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  1. #1
    Join Date
    Apr 2011
    Location
    Pewaukee, Wisconsin, USA
    Posts
    13

    Default laying workers coinciding with a delayed mated queen?

    I made 3 splits on a warm, beautiful day early April. We have had a couple of half days that were pretty decent since. Clearly, I rushed the season and as anyone in southeastern WI can tell you, it's been a miserable spring. I have a queenright hive and a split at my house, hoping to provide the necessary drones. The split raised queen cells and they emerged, so my worry about the awful weather began to fade. Presently, I began to look for eggs. Finding none, my weather worries resurfaced. Still finding none, I was sure the queens either killed each other, were unable to successfully mate, or befell some other misfortune. Today, (an overcast, drizzly affair in the upper 40's) I was going to check one last time and then combine, or give the split a comb with some eggs. Aha! I found eggs! Quite a few, actually. A couple cells had 2 eggs, a couple eggs were on the side of the cell wall, but most were singles and properly positioned. I have read that it is not uncommon for a new queen to do this. I did not see the queen on that frame, so i pulled another. My roller-coaster ride continued, for this frame had 3,4, even 5 eggs per cell, placed indiscriminately. I plan to just observe for awhile. In the meantime, any thoughts?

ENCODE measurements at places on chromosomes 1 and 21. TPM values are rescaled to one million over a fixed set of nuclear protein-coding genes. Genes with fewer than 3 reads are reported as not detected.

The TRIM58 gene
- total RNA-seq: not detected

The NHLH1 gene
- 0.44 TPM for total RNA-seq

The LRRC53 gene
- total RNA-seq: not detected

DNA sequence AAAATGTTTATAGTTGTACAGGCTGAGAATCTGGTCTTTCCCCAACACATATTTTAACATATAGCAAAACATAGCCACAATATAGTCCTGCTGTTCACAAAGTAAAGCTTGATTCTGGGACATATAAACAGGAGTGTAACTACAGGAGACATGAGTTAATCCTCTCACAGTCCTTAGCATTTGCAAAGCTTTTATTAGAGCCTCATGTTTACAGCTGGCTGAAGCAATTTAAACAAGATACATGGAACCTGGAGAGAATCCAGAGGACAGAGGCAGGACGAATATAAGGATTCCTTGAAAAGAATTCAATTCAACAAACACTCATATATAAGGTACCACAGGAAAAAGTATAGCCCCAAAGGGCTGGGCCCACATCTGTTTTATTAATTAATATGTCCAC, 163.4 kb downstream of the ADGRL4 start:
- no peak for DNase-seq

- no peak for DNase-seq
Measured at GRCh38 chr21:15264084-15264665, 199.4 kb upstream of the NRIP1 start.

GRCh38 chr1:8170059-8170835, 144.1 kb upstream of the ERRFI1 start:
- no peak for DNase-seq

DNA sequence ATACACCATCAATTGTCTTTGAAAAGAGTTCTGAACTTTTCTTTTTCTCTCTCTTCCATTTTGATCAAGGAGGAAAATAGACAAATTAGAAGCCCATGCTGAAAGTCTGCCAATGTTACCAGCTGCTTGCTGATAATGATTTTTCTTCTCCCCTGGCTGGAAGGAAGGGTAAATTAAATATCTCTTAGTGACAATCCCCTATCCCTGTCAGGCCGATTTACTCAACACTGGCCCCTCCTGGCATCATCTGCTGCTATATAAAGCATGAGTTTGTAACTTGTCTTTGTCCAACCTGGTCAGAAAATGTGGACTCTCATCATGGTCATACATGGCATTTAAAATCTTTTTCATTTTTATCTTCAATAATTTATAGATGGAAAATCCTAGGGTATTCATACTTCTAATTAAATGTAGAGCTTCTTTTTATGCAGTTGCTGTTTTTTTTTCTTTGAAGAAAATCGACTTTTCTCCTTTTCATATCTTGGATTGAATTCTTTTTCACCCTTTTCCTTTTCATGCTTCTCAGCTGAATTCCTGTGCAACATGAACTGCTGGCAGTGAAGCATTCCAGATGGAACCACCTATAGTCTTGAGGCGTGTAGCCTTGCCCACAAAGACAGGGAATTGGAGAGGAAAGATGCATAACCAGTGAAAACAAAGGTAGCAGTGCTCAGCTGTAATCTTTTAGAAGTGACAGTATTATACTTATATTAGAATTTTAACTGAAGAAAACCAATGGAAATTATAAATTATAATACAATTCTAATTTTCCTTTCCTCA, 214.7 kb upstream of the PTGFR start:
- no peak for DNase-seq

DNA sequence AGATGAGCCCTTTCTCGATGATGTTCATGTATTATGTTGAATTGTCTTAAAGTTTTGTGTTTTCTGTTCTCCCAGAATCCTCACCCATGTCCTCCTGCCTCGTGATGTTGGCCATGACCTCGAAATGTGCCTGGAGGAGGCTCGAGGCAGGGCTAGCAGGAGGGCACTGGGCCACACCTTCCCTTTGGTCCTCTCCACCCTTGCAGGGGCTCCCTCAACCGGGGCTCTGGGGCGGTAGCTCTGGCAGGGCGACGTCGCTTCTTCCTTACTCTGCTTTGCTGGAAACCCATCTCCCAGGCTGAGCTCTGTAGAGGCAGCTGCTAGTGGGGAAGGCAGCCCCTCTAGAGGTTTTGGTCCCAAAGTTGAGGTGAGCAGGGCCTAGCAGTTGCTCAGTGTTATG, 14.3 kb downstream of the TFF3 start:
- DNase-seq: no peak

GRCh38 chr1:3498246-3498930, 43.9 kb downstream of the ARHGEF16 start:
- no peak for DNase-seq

2. #2
    Join Date
    Aug 2002
    Location
    Nehawka, Nebraska USA
    Posts
    45,802

    Default Re: laying workers coinciding with a delayed mated queen?

    There are few solutions as universal in their application and their success than adding a frame of open brood every week for three weeks. It is a virtual panacea for ANY queen issues. It gives the bees the pheromones to suppress laying workers. It gives them more workers coming in during a period where there is no laying queen. It does not interfere if there is a virgin queen. It gives them the resources to rear a queen. It is virtually foolproof and does not require finding a queen or seeing eggs. If you have any issue with queenrightness, no brood, worried that there is no queen, this is the simple solution that requires no worrying, no waiting, no hoping. You just give them what they need to resolve the situation. If you have any doubts about the queenrightness of a hive, give them some open brood and sleep well. Repeat once a week for two more weeks if you still aren't sure or you suspect laying workers. By then things will be fine.

    If you are afraid of transferring the queen from the queenright hive, because you are not good at finding queens, then shake or brush all the bees off before you give it to them.

    If you are concerned about taking eggs from another new package or small colony, keep in mind that bees have little invested in eggs and the queen can lay far more eggs than a small colony can warm, feed and raise. Taking a frame of eggs from a small struggling new hive and swapping it for an empty comb or any drawn comb will have little impact on the donor colony and may save the recipient if they are indeed queenless. If the recipient didn't need a queen it will fill in the gap while the new queen gets mated and not interfere with things.
    Michael Bush bushfarms.com/bees.htm "Everything works if you let it." ThePracticalBeekeeper.com 40y 200h 37yTF

  3. #3
    Join Date
    Apr 2011
    Location